News

Visit the Forest Stewards Guild Member Website

The Member Site is designed as a private social network where members can network with other Guild members, share ideas and experiences, and find useful forestry information. The site features a blog, discussion forums, a resource library, Regional Working Groups, and more. Click here to visit the member website (or if you're not a Guild member yet please join!)

New Initiative Provides Resources for Communities to Reduce Wildfire Risk

Fire season is upon us and communities across the Southwest are being reminded what it means to live with wildfire. The Forest Guild, in partnership with Santa Fe County Fire Department, and Fire Services Support LLC, is one of eighteen nation-wide hubs of the Fire Adapted Communities Learning Network (FACLN, www.facnetwork.org) that is providing resources to help communities become fire adapted. The New Mexico hub brings together local stakeholders such as New Mexico State Forestry, the Nature Conservancy, private contractors, and landowners to collaborate on wildfire mitigation, education, and outreach projects. Project partner Anne Bradley, forest program director for the Nature Conservancy notes, “in the last decade we’ve seen wildfires are getting bigger and more and more New Mexico communities at risk. The Forest Guild is providing a great opportunity for neighborhoods and homeowners to learn how to prepare for fire and connect with other communities faced with the same threats.” Read More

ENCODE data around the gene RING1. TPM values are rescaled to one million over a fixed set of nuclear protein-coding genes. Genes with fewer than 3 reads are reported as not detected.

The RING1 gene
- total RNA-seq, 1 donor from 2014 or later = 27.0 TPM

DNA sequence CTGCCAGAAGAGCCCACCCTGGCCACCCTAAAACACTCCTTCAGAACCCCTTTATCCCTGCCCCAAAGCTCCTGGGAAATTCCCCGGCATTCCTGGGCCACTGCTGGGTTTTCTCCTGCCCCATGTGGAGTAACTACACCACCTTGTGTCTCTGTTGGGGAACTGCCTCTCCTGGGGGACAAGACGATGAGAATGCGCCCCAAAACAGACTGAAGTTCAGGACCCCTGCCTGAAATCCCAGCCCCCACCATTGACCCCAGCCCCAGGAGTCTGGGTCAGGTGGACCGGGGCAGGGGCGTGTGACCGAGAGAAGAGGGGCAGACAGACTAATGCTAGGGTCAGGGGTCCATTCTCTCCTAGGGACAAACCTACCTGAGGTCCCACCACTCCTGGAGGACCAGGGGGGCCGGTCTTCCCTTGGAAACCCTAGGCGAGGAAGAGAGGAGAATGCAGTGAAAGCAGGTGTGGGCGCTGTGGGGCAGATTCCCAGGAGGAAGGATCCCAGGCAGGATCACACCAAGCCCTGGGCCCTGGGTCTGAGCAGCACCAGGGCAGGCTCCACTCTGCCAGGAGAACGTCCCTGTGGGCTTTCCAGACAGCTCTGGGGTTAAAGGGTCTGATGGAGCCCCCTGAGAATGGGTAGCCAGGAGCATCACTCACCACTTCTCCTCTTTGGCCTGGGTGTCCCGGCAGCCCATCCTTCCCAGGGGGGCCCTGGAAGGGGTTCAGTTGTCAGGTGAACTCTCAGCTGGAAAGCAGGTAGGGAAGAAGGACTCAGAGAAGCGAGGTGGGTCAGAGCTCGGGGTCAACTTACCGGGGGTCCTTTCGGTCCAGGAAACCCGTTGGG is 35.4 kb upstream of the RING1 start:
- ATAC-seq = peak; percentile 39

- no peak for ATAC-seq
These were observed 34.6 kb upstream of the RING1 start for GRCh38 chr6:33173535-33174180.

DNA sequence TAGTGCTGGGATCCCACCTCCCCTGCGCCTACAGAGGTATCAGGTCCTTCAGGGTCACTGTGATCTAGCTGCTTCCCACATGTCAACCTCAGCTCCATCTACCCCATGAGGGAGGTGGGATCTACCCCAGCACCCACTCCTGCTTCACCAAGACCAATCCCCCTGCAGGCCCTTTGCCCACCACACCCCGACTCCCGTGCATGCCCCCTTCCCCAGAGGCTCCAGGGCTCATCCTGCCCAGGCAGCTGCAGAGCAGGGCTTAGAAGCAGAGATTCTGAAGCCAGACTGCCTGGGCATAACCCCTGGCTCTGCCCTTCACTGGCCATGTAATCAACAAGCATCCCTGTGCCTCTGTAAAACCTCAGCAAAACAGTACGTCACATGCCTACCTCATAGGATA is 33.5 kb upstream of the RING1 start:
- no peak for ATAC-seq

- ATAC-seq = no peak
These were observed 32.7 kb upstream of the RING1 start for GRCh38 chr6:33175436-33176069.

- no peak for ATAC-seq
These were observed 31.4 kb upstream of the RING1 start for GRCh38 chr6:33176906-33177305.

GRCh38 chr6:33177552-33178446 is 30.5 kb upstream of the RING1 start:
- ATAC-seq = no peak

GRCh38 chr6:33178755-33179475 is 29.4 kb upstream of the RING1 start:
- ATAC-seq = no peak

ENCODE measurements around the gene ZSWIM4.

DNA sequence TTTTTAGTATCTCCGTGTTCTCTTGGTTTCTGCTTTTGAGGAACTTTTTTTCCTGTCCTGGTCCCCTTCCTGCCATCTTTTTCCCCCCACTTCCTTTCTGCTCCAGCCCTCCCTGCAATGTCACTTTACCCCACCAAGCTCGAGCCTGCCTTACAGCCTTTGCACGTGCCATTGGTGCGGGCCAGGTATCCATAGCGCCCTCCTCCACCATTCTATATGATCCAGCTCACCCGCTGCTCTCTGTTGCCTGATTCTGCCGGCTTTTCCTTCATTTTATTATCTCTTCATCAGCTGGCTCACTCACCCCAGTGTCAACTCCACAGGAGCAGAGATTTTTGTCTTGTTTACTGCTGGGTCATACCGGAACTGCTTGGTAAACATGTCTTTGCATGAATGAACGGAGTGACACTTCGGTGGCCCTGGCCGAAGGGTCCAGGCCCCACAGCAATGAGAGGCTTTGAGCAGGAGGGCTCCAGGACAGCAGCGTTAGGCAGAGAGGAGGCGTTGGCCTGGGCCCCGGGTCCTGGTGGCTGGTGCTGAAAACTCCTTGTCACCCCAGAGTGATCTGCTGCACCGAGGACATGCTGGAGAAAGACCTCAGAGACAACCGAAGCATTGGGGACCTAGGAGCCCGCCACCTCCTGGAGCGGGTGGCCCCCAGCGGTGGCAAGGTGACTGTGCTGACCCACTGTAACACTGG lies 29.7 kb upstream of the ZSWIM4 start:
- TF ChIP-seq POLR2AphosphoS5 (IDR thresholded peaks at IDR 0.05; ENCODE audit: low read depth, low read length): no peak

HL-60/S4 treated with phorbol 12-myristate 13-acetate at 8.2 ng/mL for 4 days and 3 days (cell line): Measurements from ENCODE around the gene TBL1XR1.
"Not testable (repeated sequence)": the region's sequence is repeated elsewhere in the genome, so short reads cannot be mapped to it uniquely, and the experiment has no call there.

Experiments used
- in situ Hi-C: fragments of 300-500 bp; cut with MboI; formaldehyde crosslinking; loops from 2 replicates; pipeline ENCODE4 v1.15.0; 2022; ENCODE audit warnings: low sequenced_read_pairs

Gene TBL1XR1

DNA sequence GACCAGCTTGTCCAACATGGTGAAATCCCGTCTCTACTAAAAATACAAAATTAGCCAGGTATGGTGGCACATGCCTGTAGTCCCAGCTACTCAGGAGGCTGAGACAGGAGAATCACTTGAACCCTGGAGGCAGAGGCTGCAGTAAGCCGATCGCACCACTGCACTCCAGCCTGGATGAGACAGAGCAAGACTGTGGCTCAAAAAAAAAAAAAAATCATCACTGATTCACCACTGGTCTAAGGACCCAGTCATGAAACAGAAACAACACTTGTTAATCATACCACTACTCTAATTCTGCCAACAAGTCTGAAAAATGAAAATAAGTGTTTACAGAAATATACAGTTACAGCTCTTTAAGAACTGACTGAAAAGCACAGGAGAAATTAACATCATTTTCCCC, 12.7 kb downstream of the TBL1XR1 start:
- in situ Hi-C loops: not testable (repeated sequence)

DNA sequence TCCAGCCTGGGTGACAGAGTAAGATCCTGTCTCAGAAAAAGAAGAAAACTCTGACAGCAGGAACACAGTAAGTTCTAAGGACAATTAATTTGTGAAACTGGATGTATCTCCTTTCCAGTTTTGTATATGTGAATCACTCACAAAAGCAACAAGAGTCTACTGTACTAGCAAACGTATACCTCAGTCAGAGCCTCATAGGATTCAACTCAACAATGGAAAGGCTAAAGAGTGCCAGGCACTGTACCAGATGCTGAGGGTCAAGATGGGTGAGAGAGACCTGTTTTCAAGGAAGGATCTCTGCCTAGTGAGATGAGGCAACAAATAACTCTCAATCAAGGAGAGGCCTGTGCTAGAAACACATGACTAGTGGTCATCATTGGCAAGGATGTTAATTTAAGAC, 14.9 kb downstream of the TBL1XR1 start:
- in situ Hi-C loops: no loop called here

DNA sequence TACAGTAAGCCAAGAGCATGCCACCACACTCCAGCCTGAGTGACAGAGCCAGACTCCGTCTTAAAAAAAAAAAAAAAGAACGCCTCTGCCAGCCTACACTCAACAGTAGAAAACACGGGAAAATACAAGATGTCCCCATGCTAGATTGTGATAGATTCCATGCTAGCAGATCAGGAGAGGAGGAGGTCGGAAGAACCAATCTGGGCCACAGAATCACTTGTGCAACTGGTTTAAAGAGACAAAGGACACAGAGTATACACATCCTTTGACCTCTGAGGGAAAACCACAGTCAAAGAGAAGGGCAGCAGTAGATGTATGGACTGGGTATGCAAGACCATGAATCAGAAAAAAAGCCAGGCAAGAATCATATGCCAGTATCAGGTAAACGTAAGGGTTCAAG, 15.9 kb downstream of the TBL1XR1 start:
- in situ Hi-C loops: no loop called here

Forest Stewards Guild Youth Conservation Corps Program 2014 Kick-Off

Santa Fe, NM – The Forest Stewards Guild’s Youth Conservation Corps (YCC) program will kick-off the 2014 field season with a crew member training June 3rd through 5th. Fifty-five YCC crew members ages, 16 to 19, will attend the three day training to be held at Hyde Memorial State Park near Santa Fe, NM.  

Letter to the EPA supporting forest carbon projects